The more distractions visitors have on a webpage, the more likely they’ll be distracted from the current task. And once they’ve gone somewhere else, many of them won’t come back to finish what they started. For travel sites, this means abandoned bookings and lost sales. One way to reduce abandonment and keep people focused on booking is to minimize navigation during checkout.
Fewer Choices, Fewer Distractions
Visitors have a choice of actions on a webpage. They can click links, fill in forms, press the back button etc. They can also close the tab or browser window.
For travel sites, the goal is to get visitors taking the booking action all the way through to completion. Which means any action that distracts people from that goal – from the conversion funnel – is bad for bookings.
Give people fewer conversion-killing actions – fewer distractions – and they’ll be more focused on the action you want them to take: booking.
Learn from Landing Pages
One of the best ways to […] increase your landing page conversion rates is to simply remove the main navigation from the page.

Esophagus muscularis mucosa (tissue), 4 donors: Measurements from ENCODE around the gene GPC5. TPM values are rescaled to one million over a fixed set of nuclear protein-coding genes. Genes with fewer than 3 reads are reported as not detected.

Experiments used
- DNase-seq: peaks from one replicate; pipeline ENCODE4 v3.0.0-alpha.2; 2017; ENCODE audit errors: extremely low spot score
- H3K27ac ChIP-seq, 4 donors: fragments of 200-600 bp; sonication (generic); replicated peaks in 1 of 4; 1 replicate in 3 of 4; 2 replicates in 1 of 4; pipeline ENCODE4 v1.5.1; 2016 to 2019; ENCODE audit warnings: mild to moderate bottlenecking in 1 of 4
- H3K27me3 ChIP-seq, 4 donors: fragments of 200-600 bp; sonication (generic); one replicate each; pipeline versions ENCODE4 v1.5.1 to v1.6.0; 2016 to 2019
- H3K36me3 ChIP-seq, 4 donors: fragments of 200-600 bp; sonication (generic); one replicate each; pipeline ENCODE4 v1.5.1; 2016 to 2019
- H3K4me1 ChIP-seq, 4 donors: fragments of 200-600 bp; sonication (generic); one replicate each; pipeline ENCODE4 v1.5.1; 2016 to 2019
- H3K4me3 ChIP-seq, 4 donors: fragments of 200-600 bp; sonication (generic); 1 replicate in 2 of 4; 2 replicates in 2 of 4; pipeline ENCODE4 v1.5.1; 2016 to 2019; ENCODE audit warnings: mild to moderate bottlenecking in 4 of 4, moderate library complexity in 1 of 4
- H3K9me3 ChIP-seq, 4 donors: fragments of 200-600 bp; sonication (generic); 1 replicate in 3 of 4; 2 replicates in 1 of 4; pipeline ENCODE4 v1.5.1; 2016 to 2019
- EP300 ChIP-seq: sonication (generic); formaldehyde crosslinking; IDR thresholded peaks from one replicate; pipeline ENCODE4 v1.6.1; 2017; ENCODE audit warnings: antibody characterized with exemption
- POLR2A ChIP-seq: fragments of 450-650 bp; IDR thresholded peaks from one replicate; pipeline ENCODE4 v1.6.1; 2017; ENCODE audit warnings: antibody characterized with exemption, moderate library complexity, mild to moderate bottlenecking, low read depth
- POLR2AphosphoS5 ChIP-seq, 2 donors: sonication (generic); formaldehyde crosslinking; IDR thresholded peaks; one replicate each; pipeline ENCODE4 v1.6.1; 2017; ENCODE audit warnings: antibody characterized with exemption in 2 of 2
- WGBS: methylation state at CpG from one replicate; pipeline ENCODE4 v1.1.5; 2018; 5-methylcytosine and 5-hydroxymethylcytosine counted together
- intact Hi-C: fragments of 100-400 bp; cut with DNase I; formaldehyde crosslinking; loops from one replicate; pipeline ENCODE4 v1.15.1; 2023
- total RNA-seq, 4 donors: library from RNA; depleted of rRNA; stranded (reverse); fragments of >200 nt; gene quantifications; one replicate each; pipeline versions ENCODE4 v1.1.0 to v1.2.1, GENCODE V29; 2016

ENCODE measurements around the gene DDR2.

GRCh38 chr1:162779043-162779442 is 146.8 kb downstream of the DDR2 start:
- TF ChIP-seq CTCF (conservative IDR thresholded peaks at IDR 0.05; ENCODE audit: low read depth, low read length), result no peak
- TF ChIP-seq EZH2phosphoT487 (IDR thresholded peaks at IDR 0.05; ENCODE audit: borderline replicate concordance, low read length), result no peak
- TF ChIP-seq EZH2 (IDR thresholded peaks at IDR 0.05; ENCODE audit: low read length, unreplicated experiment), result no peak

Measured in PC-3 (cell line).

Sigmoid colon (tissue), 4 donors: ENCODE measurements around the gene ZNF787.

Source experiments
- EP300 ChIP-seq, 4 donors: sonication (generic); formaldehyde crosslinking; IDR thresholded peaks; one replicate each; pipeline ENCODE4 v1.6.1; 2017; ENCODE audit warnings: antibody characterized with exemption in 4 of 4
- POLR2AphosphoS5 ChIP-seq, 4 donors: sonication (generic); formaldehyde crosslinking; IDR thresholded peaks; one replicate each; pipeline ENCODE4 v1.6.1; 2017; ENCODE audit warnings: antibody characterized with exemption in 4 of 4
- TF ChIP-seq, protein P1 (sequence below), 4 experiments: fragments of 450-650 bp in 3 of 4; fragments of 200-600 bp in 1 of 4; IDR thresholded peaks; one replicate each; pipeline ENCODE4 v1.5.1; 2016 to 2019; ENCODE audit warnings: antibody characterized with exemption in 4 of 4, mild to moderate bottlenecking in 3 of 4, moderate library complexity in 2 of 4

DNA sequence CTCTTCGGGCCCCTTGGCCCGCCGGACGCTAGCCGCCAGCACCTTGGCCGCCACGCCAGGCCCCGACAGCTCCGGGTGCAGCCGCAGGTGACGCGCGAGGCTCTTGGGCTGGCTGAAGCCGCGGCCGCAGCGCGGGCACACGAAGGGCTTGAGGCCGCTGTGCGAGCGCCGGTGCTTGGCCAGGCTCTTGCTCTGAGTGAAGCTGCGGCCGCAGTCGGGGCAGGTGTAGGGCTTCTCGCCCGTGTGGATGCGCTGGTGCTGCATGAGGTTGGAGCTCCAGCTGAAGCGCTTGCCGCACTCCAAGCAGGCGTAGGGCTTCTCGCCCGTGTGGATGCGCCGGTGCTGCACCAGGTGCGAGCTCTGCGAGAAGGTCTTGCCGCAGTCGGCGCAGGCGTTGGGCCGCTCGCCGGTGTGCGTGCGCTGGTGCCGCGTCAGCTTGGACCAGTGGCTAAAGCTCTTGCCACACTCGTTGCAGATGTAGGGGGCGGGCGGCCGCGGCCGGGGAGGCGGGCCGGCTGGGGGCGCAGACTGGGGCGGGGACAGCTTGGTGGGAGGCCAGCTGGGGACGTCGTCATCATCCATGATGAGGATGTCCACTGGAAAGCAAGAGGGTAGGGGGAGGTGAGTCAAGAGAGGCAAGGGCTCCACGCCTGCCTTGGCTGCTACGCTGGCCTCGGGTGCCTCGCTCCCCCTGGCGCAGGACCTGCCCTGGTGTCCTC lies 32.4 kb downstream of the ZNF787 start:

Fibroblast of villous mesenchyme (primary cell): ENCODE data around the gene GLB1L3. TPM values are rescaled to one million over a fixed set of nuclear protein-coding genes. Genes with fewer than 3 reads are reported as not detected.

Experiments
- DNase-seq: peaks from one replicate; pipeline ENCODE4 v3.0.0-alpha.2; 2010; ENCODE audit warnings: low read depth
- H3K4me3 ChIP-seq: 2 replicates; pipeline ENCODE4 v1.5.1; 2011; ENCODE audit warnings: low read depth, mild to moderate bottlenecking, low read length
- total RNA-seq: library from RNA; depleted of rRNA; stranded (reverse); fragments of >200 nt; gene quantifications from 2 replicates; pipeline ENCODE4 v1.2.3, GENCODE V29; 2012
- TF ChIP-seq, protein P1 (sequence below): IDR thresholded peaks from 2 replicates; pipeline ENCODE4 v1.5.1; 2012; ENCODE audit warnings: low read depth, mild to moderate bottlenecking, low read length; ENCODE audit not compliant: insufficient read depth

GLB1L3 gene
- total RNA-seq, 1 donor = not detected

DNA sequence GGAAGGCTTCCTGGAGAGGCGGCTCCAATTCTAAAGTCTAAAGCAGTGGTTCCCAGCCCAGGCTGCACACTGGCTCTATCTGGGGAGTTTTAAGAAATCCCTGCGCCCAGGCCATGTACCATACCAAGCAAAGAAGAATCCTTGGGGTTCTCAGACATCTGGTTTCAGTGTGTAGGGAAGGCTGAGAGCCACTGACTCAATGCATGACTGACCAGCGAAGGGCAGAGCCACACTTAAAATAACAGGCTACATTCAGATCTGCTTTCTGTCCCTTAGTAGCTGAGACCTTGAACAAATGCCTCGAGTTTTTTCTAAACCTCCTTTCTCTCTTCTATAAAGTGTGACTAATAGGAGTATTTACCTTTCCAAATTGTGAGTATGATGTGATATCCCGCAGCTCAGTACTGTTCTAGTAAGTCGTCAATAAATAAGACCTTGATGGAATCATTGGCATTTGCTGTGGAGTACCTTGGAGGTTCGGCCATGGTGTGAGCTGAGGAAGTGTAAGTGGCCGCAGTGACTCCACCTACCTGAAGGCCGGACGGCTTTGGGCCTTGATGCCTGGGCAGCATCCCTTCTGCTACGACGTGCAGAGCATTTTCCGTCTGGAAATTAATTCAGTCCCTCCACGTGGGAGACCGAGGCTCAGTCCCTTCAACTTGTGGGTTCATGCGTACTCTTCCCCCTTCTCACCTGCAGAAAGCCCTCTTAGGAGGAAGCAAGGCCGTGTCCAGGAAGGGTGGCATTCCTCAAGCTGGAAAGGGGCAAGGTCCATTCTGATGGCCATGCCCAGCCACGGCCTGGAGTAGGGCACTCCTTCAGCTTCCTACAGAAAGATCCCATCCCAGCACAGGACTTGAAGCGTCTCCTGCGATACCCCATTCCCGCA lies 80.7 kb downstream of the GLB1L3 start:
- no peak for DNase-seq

The same principle applies to booking and checkout pages. You have to provide some basic navigation, allowing visitors to go back a step and change dates for example. But you don’t have to distract them with site-wide navigation, letting people exit the booking process and go off somewhere else altogether.
Who knows what’ll happen in the meantime. They may think of another travel site and go off to book there.
You want to keep people’s attention focused on the booking task. And:
Each navigation option you provide dilutes their attention.
- Oli Gardner, Unbounce
Neil Patel of KISSmetrics points out the business benefit:
it’s not always wise to give people navigational menu options. Removing them can potentially increase your sales.
And a sale might begin with a signup. An online kitchen store increased signups 100% by removing the navigation menu from its landing page.
3 Travel Sites Minimalizing Checkout Navigation
Here are 3 travel sites with minimal navigation during the booking process:
Expedia does away with the main menu at the top of the page. It gives visitors basic navigation for going back and forth within the booking process only.
easyJet does the same thing once you search for a flight.
So does Virgin Holidays after you’ve filled in where you want to go and when.
A Site that Lets Visitors Go Off the Rails
Unlike the other examples, RailEurope shows visitors site-wide navigation during the booking process. I wonder if they’ve measured the effect on bookings without the main navigation (checkout menu only).
Keep More Visitors in the Booking Funnel by Removing Unnecessary Navigation
Remember you’re trying to move visitors further along the conversion funnel. So don’t offer an abundance of exits. Don’t distract people from the booking task. Keep more visitors in the sales funnel by minimizing navigation.